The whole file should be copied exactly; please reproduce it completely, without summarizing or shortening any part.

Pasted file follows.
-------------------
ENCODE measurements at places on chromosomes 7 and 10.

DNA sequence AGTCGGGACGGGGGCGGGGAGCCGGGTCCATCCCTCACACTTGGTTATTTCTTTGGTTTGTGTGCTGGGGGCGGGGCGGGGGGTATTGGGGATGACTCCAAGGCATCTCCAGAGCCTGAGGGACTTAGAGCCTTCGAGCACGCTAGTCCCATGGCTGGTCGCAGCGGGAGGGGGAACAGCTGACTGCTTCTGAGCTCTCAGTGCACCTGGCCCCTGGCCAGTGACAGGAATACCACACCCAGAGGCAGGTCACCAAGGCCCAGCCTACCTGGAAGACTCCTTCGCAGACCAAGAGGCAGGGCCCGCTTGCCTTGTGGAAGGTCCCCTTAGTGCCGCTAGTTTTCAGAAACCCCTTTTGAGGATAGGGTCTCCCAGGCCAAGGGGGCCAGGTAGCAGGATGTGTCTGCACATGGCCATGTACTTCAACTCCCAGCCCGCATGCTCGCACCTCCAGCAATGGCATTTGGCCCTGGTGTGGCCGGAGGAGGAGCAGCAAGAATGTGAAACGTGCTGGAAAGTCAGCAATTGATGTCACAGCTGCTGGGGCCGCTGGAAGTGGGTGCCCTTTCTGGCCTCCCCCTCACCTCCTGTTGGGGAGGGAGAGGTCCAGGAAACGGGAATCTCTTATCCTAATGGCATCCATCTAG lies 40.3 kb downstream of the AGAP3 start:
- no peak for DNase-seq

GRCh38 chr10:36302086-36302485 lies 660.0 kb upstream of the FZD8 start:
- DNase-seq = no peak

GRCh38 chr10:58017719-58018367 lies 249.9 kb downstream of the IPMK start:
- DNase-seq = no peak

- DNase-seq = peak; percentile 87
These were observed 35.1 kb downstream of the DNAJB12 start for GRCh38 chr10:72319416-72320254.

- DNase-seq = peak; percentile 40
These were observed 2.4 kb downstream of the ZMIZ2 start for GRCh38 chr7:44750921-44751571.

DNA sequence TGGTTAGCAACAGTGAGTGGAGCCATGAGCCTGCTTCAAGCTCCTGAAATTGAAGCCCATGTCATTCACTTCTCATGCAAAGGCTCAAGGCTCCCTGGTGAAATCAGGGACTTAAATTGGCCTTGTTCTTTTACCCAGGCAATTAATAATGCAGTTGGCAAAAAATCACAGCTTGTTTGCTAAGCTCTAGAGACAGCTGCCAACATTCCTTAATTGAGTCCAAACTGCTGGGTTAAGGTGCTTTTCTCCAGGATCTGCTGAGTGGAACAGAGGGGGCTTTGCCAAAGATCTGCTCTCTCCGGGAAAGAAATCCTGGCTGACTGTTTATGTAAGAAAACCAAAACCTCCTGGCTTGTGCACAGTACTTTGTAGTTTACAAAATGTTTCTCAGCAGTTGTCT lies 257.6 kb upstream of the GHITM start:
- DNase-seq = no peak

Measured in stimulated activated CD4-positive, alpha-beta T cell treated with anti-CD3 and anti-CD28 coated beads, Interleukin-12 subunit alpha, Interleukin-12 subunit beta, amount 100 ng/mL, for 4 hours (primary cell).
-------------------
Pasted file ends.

ENCODE measurements at places on chromosomes 7 and 10.

DNA sequence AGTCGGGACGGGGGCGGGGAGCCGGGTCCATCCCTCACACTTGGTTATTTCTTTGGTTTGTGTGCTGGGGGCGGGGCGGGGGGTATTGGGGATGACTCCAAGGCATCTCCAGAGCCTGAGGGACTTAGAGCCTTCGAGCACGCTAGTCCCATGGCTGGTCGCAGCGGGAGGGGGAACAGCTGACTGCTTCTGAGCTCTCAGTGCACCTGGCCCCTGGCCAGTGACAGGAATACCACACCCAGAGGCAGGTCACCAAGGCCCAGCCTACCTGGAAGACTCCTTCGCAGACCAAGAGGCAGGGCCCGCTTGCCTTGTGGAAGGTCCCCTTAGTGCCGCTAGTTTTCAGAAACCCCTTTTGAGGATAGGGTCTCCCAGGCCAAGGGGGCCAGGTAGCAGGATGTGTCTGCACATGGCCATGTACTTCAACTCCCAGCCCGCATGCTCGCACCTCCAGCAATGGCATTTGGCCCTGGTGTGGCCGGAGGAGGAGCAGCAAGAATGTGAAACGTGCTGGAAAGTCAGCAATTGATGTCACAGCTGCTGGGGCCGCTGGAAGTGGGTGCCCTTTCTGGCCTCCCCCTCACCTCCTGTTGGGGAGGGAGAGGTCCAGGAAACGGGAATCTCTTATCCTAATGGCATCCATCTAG lies 40.3 kb downstream of the AGAP3 start:
- no peak for DNase-seq

GRCh38 chr10:36302086-36302485 lies 660.0 kb upstream of the FZD8 start:
- DNase-seq = no peak

GRCh38 chr10:58017719-58018367 lies 249.9 kb downstream of the IPMK start:
- DNase-seq = no peak

- DNase-seq = peak; percentile 87
These were observed 35.1 kb downstream of the DNAJB12 start for GRCh38 chr10:72319416-72320254.

- DNase-seq = peak; percentile 40
These were observed 2.4 kb downstream of the ZMIZ2 start for GRCh38 chr7:44750921-44751571.

DNA sequence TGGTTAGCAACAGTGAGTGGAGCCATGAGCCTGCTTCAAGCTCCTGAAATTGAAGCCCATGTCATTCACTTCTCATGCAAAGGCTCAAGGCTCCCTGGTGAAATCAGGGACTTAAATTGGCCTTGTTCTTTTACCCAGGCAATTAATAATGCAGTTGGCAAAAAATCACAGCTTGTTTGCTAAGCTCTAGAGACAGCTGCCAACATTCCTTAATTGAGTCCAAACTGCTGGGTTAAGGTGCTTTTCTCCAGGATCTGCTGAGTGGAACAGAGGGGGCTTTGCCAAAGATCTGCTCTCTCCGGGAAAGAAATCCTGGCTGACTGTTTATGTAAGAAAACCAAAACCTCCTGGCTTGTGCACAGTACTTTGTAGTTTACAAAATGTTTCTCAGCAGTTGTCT lies 257.6 kb upstream of the GHITM start:
- DNase-seq = no peak

Measured in stimulated activated CD4-positive, alpha-beta T cell treated with anti-CD3 and anti-CD28 coated beads, Interleukin-12 subunit alpha, Interleukin-12 subunit beta, amount 100 ng/mL, for 4 hours (primary cell).